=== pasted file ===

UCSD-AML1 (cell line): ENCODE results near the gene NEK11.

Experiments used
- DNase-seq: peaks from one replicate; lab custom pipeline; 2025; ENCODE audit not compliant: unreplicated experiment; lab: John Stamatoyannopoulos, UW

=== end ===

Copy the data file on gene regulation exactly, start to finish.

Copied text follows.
UCSD-AML1 (cell line): ENCODE results near the gene NEK11.

Experiments used
- DNase-seq: peaks from one replicate; lab custom pipeline; 2025; ENCODE audit not compliant: unreplicated experiment; lab: John Stamatoyannopoulos, UW